// we have to set a value for each product id to prevent duplicate queries in next calculation
$data->set($key, $newPrice);
}
}
public function process(CartDataCollection $data, Cart $original, Cart $toCalculate, SalesChannelContext $context, CartBehavior $behavior): void
{
// get all product line items
$products = $toCalculate->getLineItems()->filterType(LineItem::PRODUCT_LINE_ITEM_TYPE);
foreach ($products as $product) {
$key = $this->buildKey($product->getReferencedId());
// no overwritten price? continue with next product
if (!$data->has($key) || $data->get($key) === null) {
continue;
}
$newPrice = $data->get($key);
// build new price definition
$definition = new QuantityPriceDefinition(
$newPrice,
$product->getPrice()->getTaxRules(),
$context->getCurrency()->getDecimalPrecision(),
$product->getPrice()->getQuantity(),
true
);
// build CalculatedPrice over calculator class for overwritten price
$calculated = $this->calculator->calculate($definition, $context);
// set new price into line item
$product->setPrice($calculated);
$product->setPriceDefinition($definition);
}
}
private function filterAlreadyFetchedPrices(array $productIds, CartDataCollection $data): array
{
$filtered = [];
foreach ($productIds as $id) {
$key = $this->buildKey($id);
// already fetched from database?
if ($data->has($key)) {
continue;
}
$filtered[] = $id;
}
return $filtered;
}
private function buildKey(string $id): string
{
return 'price-overwrite-'.$id;
}
}

First of all, note the second interface we implemented, next to the CartDataCollectorInterface. We also added a constructor in order to inject the QuantityPriceCalculator.

But now, let's have a look at the process method. You should already be familiar with most of its parameters, since they're mostly the same with those of the collector. Yet, there's one main difference: Next to the $original Cart, you've got another Cart parameter being called $toCalculatehere. Make sure to do all the changes on the $toCalculate instance, since this is the cart that's going to be considered in the end. The $original one is just there, because it may contain necessary data for the actual cart instance.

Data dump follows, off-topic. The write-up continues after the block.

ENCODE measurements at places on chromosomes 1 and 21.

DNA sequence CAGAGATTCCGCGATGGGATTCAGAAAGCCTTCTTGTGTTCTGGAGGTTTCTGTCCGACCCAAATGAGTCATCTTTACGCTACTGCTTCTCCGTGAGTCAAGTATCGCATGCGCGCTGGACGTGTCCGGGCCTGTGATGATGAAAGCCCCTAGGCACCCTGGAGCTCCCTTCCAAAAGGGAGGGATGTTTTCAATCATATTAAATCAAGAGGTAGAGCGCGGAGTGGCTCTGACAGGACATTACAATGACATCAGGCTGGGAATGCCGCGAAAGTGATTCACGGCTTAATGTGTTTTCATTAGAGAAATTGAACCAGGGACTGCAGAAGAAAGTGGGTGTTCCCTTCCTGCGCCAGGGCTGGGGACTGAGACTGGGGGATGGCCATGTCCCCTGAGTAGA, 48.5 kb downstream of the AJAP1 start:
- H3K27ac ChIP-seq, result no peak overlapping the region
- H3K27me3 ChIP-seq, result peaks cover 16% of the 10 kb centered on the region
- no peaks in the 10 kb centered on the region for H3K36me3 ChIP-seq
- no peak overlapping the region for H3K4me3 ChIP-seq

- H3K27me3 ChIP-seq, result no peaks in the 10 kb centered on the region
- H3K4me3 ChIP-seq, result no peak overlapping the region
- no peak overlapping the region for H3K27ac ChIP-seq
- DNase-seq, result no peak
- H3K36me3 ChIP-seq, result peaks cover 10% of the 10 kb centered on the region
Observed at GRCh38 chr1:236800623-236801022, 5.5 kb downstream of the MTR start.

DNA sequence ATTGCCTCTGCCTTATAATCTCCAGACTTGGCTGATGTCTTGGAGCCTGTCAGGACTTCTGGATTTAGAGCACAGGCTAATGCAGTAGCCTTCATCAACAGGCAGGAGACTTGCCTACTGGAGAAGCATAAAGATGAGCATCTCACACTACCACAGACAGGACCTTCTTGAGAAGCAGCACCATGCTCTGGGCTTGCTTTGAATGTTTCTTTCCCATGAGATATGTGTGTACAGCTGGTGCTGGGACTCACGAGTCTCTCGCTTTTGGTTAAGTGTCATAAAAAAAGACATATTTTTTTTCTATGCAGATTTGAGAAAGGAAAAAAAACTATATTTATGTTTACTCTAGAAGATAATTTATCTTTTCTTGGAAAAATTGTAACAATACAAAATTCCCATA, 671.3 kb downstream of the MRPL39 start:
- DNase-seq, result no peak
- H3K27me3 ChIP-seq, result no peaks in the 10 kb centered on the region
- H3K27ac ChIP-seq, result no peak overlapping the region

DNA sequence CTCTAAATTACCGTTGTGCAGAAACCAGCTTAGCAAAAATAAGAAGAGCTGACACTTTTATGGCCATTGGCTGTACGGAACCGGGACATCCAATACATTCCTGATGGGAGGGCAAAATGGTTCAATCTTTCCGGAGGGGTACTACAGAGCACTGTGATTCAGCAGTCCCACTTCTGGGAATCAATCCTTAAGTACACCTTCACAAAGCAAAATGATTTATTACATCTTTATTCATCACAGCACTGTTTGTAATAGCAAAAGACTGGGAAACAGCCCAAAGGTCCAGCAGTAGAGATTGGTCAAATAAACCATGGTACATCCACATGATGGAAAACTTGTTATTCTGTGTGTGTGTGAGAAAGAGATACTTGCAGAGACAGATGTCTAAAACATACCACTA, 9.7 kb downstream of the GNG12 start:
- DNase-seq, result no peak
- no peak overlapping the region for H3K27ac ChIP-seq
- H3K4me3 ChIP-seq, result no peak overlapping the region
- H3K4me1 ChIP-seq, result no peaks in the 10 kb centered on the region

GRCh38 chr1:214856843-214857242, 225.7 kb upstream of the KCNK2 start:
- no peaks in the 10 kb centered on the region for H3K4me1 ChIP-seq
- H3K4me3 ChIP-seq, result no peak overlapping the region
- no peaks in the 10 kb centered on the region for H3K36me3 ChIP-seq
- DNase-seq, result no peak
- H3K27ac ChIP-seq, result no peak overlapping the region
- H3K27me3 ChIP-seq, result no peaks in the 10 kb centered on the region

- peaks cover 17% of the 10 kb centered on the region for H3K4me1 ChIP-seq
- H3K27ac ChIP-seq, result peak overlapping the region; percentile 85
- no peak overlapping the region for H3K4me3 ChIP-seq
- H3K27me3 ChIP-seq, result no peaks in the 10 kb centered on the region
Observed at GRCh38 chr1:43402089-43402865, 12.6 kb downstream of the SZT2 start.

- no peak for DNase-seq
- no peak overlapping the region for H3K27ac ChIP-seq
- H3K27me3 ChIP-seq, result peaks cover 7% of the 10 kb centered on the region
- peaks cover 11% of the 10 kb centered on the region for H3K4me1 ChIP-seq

Now let's have a look inside the process method.

We start by filtering all line items down to only products, just like we did in the collect method. Then we're iterating over all products found, building the unique key, which is necessary for fetching the new price from the CartDataCollector.

If there's no price to be processed saved in the CartDataCollector, there's nothing to do here. Otherwise, we're fetching the new price, we're building a new instance of a QuantityPriceDefinition containing the new price. Using that instance, we can calculate the actual new price using the previously injected QuantityPriceCalculator.

Only thing left to do now, is to save the newly calculated price to the line item - and that's it!

Do not query the database in the process method. Make sure to always use a collector for that.

Registering to DI container

One last thing, we need to register our processor and collector to the DI container. Our collector / processor has to be registered using the two tags shopware.cart.processor and shopware.cart.collector.

Let's have a look at it:

<plugin root>/src/Resources/config/services.xml
<?xml version="1.0" ?>
<container xmlns="http://symfony.com/schema/dic/services"
xmlns:xsi="http://www.w3.org/2001/XMLSchema-instance"
xsi:schemaLocation="http://symfony.com/schema/dic/services http://symfony.com/schema/dic/services/services-1.0.xsd">
<services>
<service id="Swag\BasicExample\Core\Checkout\Cart\OverwritePriceCollector">
<argument type="service" id="Shopware\Core\Checkout\Cart\Price\QuantityPriceCalculator"/>
<!-- after product collector/processor -->
<tag name="shopware.cart.processor" priority="4500" />
<tag name="shopware.cart.collector" priority="4500" />
</service>
</services>
</container>

And that's it. Your processor / collector should now be working.